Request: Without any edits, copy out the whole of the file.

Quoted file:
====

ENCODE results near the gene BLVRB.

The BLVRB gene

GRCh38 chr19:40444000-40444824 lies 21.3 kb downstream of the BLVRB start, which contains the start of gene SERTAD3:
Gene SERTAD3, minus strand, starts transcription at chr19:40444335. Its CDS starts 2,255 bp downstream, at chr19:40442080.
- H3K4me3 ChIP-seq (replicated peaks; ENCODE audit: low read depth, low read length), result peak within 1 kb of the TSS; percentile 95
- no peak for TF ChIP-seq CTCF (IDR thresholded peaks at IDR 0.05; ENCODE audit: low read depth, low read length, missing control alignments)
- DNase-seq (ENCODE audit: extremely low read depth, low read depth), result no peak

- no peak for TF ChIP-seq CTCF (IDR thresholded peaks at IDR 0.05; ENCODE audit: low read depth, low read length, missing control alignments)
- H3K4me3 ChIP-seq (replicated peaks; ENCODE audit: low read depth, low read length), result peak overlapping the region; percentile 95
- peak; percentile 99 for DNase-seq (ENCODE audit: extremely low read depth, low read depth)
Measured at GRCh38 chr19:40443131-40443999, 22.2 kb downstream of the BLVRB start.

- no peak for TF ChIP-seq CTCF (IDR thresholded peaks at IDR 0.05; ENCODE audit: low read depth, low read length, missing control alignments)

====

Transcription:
ENCODE results near the gene BLVRB.

The BLVRB gene

GRCh38 chr19:40444000-40444824 lies 21.3 kb downstream of the BLVRB start, which contains the start of gene SERTAD3:
Gene SERTAD3, minus strand, starts transcription at chr19:40444335. Its CDS starts 2,255 bp downstream, at chr19:40442080.
- H3K4me3 ChIP-seq (replicated peaks; ENCODE audit: low read depth, low read length), result peak within 1 kb of the TSS; percentile 95
- no peak for TF ChIP-seq CTCF (IDR thresholded peaks at IDR 0.05; ENCODE audit: low read depth, low read length, missing control alignments)
- DNase-seq (ENCODE audit: extremely low read depth, low read depth), result no peak

- no peak for TF ChIP-seq CTCF (IDR thresholded peaks at IDR 0.05; ENCODE audit: low read depth, low read length, missing control alignments)
- H3K4me3 ChIP-seq (replicated peaks; ENCODE audit: low read depth, low read length), result peak overlapping the region; percentile 95
- peak; percentile 99 for DNase-seq (ENCODE audit: extremely low read depth, low read depth)
Measured at GRCh38 chr19:40443131-40443999, 22.2 kb downstream of the BLVRB start.

- no peak for TF ChIP-seq CTCF (IDR thresholded peaks at IDR 0.05; ENCODE audit: low read depth, low read length, missing control alignments)